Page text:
for Constitution Day
September 17, 2020

Celebrating the Document that Changed the World
Power Rests With The People, NOT The Government

by Jeff Dunetz, September 17, 2020

Generally, revolutions are followed by counter-revolution. The Russian revolution which was led by capitalists against the Tzar was quickly followed by a takeover by the communists who established a strong-arming dictatorship. The French Revolution to overthrow the monarchy and create a republic was followed by the dictatorship of Napoleon, even here in the United States, a revolution designed to move away from the despotic government of the British was followed by a counter-revolution. But unlike the French and Russians, rather than going back to a different form of the same tyranny they just uprooted, the American counter-revolution was an adjustment meant to guarantee the freedoms earned in its fight against the British. Every year on September 17th we celebrate Constitution Day and the counter-revolution called the United States Constitution.

On September 17, 1787, the delegates to the Constitutional Convention met in secret for the last time to sign the document they had created. The Convention was formed to revise the “Articles of Confederation.” The “articles” created a federal government so weak it was ineffectual. The nascent American government had problems creating taxes to pay off debts from the revolution, or maintaining a capable military, back its own paper currency, moderate debates between individual states, or create/execute a foreign policy for the country (each state had its own money and foreign policy).

Instead of revising the Articles, the Constitutional convention overthrew the existing United States government and created a system which when followed by its leaders is unmatched in its fairness and protection of liberty.

The Philadelphia Convention took place from May 25 to September 17, 1787. Although the Convention was purportedly intended only to revise the Articles of Confederation, from the start the intention of many of its proponents, chief among them James Madison and Alexander Hamilton, wanted to create a new government rather than “fix” the existing one.

The delegates elected George Washington to preside over the convention.

In late July, the convention appointed a Committee of Detail to draft a document based on the agreements that had been reached. After another month of discussion and refinement, a second committee was named, the Committee of Style and Arrangement, headed by Gouverneur Morris (Gouverneur was his first name, not his position). The committee which included Alexander Hamilton, William Samuel Johnson, Rufus King, and James Madison, produced the final version, which was submitted for signing on September 17. Morris is credited now, as then, as the chief draftsman of the final document, including the stirring preamble.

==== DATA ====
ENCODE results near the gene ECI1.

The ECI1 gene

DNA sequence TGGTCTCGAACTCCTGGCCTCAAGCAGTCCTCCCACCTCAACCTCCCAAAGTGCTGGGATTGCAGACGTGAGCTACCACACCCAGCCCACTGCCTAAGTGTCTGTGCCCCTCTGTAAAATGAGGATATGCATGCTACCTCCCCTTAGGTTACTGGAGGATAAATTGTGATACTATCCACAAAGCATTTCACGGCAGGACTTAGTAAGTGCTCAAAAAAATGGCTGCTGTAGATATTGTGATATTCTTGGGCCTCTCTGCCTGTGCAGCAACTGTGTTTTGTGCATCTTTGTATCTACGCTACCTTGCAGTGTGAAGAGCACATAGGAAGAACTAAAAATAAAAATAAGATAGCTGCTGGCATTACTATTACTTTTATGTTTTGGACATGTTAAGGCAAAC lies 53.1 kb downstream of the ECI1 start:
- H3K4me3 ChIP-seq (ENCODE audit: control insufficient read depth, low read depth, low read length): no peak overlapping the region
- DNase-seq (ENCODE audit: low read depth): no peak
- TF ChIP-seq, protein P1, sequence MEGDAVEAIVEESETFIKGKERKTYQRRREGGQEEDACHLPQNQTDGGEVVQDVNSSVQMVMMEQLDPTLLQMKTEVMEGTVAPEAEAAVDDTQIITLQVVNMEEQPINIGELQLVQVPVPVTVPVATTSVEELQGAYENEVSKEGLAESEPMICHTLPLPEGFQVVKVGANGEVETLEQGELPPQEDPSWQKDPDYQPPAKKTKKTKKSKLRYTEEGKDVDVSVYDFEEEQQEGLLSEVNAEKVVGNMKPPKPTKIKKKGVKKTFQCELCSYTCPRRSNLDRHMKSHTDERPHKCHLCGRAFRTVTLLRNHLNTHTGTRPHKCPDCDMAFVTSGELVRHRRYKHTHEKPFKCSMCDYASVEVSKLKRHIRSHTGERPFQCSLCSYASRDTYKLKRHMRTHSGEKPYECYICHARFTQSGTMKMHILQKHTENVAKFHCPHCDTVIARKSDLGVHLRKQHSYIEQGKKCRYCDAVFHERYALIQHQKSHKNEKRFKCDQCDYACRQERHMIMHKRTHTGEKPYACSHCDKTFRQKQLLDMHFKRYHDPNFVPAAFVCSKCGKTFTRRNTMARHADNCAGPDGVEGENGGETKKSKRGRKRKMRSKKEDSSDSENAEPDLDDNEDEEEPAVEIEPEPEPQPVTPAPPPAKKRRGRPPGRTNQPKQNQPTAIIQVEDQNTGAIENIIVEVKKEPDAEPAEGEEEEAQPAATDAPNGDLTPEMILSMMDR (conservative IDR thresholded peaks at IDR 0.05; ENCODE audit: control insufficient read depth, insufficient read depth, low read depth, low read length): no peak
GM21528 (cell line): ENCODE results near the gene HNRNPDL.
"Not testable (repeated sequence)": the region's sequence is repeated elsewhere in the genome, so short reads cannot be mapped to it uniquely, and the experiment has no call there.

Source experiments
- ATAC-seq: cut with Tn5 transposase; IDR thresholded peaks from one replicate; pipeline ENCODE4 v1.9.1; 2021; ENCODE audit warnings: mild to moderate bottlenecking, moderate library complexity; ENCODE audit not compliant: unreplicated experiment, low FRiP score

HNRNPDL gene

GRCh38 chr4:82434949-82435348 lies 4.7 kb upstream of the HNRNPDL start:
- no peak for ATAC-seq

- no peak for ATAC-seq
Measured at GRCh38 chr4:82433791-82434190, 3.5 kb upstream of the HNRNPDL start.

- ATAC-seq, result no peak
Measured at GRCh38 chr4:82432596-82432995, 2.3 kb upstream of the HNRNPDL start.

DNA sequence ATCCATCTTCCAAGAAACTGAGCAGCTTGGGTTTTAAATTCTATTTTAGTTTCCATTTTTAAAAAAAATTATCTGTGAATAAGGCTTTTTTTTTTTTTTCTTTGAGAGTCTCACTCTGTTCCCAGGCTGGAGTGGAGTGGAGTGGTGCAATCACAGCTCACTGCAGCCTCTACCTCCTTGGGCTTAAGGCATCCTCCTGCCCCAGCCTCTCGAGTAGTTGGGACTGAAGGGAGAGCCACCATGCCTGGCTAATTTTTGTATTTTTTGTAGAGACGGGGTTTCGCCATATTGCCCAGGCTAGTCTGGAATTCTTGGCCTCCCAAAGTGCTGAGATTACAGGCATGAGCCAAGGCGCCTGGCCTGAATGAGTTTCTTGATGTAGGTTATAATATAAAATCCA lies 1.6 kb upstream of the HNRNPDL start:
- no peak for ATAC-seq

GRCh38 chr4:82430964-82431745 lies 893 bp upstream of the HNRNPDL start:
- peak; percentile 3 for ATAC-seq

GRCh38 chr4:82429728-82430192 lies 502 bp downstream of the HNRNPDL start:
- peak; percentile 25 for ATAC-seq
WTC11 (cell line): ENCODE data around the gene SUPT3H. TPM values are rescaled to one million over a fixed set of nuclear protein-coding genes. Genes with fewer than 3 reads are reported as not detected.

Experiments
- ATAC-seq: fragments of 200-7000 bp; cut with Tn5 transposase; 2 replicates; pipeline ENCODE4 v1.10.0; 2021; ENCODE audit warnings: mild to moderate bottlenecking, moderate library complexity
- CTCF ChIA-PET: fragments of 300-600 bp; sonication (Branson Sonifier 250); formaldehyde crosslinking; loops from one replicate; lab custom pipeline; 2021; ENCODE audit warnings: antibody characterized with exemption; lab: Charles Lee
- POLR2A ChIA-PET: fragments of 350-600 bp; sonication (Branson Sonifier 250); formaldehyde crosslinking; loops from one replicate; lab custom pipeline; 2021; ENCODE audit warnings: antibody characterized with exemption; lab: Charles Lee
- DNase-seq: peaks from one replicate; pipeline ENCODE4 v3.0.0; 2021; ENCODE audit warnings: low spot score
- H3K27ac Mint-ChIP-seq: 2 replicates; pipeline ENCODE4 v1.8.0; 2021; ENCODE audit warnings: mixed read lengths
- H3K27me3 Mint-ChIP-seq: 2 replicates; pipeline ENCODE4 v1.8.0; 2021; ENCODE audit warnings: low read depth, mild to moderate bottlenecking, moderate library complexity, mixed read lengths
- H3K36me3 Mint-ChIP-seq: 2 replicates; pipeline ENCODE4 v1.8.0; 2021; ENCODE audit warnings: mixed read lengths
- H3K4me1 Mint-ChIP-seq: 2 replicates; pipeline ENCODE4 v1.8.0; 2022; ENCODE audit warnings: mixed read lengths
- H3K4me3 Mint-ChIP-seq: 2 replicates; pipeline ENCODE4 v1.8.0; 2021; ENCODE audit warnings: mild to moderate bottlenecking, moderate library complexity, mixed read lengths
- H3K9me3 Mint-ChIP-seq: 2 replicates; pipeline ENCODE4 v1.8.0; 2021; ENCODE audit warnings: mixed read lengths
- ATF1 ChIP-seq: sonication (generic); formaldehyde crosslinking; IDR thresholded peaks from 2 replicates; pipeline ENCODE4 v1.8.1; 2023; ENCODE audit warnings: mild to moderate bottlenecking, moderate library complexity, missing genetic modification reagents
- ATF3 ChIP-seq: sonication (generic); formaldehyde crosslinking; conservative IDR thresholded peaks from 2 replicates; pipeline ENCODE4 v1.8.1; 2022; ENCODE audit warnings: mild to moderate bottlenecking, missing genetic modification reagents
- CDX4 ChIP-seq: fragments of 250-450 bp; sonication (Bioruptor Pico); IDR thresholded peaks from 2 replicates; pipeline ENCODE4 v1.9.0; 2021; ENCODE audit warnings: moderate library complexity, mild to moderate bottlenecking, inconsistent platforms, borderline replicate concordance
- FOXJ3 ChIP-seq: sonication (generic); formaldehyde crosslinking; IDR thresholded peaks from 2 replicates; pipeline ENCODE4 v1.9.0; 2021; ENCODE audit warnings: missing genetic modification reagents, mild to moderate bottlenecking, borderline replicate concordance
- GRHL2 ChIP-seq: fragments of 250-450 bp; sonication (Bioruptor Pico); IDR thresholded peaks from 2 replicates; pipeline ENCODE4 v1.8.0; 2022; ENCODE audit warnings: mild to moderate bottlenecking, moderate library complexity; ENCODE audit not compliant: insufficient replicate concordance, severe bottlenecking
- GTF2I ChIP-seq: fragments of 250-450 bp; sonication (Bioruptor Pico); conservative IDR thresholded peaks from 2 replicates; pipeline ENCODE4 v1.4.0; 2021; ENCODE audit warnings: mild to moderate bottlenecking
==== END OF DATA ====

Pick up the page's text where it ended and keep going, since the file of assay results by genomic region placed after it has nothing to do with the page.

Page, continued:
We the People of the United States, in Order to form a more perfect Union, establish Justice, insure domestic Tranquility, provide for the common defense, promote the general Welfare, and secure the Blessings of Liberty to ourselves and our Posterity, do ordain and establish this Constitution for the United States of America.

Not all the delegates were pleased with the results; some left before the ceremony, and three of those remaining refused to sign: Edmund Randolph, George Mason of Virginia, and Elbridge Gerry of Massachusetts. Mason demanded a Bill of Rights if he was to support the Constitution. The Bill of Rights was finally added and is considered the final compromise of the Convention – several states specifically asked for these amendments when ratifying the Constitution, and others confirmed the Constitution with the understanding that a bill of rights would soon follow.

This new Constitution was not a document that established a federal government, it was one that limited the federal government. It did not grant rights, the Declaration of Independence had already determined that our rights came from God. The purpose of this document was to ensure that the federal government would never be in a position to take away those God-given rights.

Of the 39 who did sign, probably no one was completely satisfied. The views of the signers were ably summed up by Benjamin Franklin, who urged his fellow delegates to sign the Constitution with these words.

“There are several parts of this Constitution which I do not at present approve, but I am not sure I shall never approve them. … I doubt too whether any other Convention we can obtain, may be able to make a better Constitution. … It therefore astonishes me, Sir, to find this system approaching so near to perfection as it does; and I think it will astonish our enemies…”

After the document was signed Franklin exited the hall, and a woman shouted, “Well, Doctor, what have we got—a republic or a monarchy?” Franklin’s famous reply was, “A republic if you can keep it.”

In an era where countries were ruled by monarchs and oligarchies, the most important words of the Constitution are at the very beginning. The first three words, written supersize script: “We the People.” In this new system, the power doesn’t rest with the government, but with the citizens.

Indeed as Ben Franklin said, it is astonishing how close to perfection our constitution really is. It is regrettable that many of the people in our government ignore the Constitution, based on their actions it is hard to believe that they have ever read this banner of freedom and liberty.

But we can: (click on the following links to read transcripts of the constitution from the National Archives, as it was originally written and its amendments.)

The Constitution of the United States
The Bill of Rights
Amendments 11-27